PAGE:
Supply chain issues have delayed numerous new vehicle models, including the electric Nissan Ariya. The order books opened nearly a year ago with the deliveries expected last fall. Then … crickets.
The vehicle appears to be arriving now but in small numbers.
Built on its own EV platform — not shared with any other Nissans — the midsize five-passenger Ariya is significantly longer, lower and wider than the compact Leaf and is far more pleasing to the eye. The design more closely resembles that of a tall hatchback than a utility vehicle or so-called crossover, owing to a sloping roofline, which extends into the liftgate containing what Nissan calls a “light blade” taillight.
The front appears to have a traditional grille, but it contains sensors that feed information to the various driver-assist and dynamic-safety systems.
The dashboard adopts wide screens, which are of a type found in most EVs. The driver’s-side 12.3-inch configurable display shows current speed plus other key data such as battery-range status and outside temperature. Beside it, the 12.3-inch infotainment screen provides phone, audio and internet connectivity (including Amazon Alexa functionality) plus navigation. Audio volume is controlled by a solitary knob positioned below the info screen and is the only such protuberance of its type. Below it are touch controls for temperature and fan speed.
As with most Nissan vehicles, the Ariya uses the automaker’s patented Zero Gravity chairs, designed to help reduce driver and passenger fatigue by providing added support from the hips to the shoulders. Those seated in back receive plenty of legroom commensurate to most EVs with their low, flat floors.
The Ariya’s equally low load floor provides plenty of accessible space with the split rear seat upright and in place or folded flat.
The base front-wheel-drive Ariya Engage, which in Canada lists for $55,950 including destination charges (not including any government incentives), has a single motor and a 66 kilowatt-hour battery pack. Output is rated at 214 horsepower and 221 pound-feet of torque. The estimated l/100 km equivalent works out to 2.3 in combined city/highway driving. Maximum estimated range is 345 kilometres.
The front-wheel-drive Venture+, Evolve+, Empower+ and Premier get an 87-kWh battery pack. Horsepower increases to 238, but there’s no change in torque.
Maximum ranges vary from 462 kilometres for the Empower+ to 486 km for the Venture+.
Arriving after launch is an all-wheel-drive system called e-4ORCE, which employs front and rear motors producing a net 389 horsepower and 442 pound-feet. All AWD models get the larger pack, except the Engage, but it’s unclear whether the power rating for that model is different (lower).
The AWD constantly varies the torque between the front and rear wheels, depending on road conditions. It can also apply light braking to the inside front and rear wheels when turning — known as torque vectoring — to aid steering control.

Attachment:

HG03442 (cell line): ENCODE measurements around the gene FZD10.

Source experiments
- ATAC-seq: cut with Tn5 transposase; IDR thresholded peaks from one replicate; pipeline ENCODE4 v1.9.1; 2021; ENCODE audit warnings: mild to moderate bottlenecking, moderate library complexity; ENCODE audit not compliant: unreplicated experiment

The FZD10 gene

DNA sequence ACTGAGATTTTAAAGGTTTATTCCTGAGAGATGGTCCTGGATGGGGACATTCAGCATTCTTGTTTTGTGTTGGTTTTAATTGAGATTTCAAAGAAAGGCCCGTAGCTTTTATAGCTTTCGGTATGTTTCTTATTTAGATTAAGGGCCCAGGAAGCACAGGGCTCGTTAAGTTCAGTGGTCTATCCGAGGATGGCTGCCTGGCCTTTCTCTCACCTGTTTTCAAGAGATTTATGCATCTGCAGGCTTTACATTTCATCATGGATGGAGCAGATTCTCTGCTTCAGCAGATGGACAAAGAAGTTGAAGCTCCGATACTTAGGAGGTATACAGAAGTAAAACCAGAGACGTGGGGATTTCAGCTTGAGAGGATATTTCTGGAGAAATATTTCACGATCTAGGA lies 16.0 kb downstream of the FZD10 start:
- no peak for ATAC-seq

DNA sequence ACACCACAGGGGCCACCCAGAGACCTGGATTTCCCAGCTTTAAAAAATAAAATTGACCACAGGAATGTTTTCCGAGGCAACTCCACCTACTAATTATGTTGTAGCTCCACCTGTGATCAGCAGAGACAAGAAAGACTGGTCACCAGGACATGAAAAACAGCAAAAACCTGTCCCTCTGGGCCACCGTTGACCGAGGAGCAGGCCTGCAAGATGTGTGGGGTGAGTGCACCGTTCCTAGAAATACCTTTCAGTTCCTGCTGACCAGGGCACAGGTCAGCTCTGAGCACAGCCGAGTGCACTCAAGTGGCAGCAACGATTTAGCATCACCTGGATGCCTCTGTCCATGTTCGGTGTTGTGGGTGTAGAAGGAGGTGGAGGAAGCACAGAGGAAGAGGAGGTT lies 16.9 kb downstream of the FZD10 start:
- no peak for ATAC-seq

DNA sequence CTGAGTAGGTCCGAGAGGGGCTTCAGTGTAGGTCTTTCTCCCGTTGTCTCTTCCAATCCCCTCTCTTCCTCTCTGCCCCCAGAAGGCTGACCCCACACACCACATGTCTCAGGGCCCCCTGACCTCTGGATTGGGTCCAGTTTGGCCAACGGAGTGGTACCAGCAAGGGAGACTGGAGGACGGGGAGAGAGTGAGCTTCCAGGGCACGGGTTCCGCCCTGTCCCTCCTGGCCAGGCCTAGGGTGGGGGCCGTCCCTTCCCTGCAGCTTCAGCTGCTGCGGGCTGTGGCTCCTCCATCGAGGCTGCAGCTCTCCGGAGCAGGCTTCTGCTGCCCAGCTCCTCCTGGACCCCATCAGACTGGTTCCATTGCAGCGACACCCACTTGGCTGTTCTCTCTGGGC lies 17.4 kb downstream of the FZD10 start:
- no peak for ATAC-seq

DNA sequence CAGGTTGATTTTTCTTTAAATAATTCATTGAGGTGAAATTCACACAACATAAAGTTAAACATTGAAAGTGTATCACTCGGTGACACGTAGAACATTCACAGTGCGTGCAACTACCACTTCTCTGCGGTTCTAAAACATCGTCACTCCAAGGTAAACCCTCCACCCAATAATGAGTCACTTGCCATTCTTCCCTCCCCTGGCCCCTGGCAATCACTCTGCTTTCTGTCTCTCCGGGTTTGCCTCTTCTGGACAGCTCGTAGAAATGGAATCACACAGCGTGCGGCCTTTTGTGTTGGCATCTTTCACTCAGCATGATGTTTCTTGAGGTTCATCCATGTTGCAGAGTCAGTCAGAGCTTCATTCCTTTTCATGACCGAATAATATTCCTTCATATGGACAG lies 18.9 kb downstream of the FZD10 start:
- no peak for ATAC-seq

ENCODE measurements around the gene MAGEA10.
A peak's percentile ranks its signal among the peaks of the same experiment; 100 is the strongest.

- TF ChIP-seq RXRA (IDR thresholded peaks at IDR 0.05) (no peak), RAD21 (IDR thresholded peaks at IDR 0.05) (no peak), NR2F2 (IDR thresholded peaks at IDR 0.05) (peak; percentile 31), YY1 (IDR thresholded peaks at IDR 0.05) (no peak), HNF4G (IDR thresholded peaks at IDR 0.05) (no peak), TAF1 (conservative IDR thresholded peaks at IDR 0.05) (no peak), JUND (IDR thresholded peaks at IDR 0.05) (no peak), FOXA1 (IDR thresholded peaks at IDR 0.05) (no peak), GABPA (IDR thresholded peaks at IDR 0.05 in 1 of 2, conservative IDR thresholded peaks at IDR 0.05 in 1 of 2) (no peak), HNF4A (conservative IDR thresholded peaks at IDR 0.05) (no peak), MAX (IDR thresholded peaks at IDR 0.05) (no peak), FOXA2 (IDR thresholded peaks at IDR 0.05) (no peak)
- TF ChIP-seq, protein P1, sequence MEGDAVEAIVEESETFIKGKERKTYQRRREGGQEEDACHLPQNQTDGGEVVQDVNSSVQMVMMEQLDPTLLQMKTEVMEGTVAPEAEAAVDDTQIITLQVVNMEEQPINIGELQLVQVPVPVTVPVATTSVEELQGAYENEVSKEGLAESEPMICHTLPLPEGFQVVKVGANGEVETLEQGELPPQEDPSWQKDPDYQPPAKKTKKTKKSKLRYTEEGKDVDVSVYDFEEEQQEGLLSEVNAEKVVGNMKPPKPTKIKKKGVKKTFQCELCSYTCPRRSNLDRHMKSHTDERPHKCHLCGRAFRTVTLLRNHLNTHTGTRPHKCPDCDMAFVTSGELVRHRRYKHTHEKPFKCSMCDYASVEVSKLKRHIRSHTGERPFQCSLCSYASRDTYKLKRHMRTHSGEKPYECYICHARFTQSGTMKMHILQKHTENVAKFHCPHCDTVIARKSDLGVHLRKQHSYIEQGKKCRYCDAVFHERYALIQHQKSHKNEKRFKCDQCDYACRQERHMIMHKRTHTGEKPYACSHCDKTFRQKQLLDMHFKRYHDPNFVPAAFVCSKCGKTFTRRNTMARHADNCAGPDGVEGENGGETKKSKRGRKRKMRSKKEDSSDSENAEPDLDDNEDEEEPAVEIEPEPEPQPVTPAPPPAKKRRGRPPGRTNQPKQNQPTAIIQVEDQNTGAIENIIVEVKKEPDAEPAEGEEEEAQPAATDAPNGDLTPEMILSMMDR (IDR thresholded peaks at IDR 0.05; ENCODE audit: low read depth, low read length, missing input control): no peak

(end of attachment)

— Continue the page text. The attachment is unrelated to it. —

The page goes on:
The top-level Platinum trim is exclusively AWD, while it’s optional for the Engage+ and Evolve+. Range is similar to the front-wheel-drive versions.
In all cases, a single-speed controller ships power to the tires.
The base Engage gets a power-adjustable driver’s seat, heated steering wheel, driver’s head-up info display (which projects key information onto the windshield), power-sliding centre console plus numerous active-safety technologies such as forward-collision warning, automatic emergency braking with pedestrian detection, lane-departure warning and traffic-sign recognition.
The Ariya Empower+ and Premium add Nissan’s latest ProPilot Assist 2.0 hands-free system, which gives drivers a steering respite and can also make lane changes, pass other vehicles and make ramp exits on marked multi-lane highways.
The two models also get ProPilot Park. As the name suggests, it can take over the parallel-parking chores, including signaling the Ariya’s intentions to nearby drivers. Once completed, the car will also apply the parking brake.
Compared with the aging Leaf, the Nissan Ariya represents a leading-edge EV that takes a something-for everyone approach in content plus battery, power and range.
What you should know: 2023 Nissan Ariya
Type: Front- /all-wheel-drive midsize electric hatchback
Motor(s) (h.p.): Single (214, 238), dual (389)
Transmission: Single-speed controller
Market position: It took more than 10 years for Nissan to introduce a dedicated follow-up model to the Leaf electric vehicle, but the automaker remains in step with some other brands that are just now introducing EVs.
Points: Styling is conservative but relatively attractive. • Interior is similarly buttoned-down but in step with the competition. • Motor outputs and distance between charges vary greatly from minimal to more than adequate. • The variety of trim levels is likely to be confusing for buyers. • Base price is in line with several upcoming competitors.
Active safety: Blind-spot warning with cross-traffic backup alert (std.); active cruise control (std.); front and rear emergency braking (std.); inattentive-driver alert (std.); lane-departure warning (std.); pedestrian warning (std.)
L/100 km equivalency (city/hwy): 2.2/2.5 (FWD)
Base price (incl. destination): $55,950
Chevrolet Blazer EV
- Base price: $56,500 (est.)
- 2024 EV rides on Ultium battery platform. SS version has 557 h.p.
- Base price: $55,000 (est.)
- FWD and AWD variants; up to 400-plus kilometres of range.
- Base price: $48,000
- Similar powertrains to the Hyundai Ioniq 5. GT model is rated at 576 h.p.
– written by Malcom Gunn, Managing Partner at Wheelbase Media
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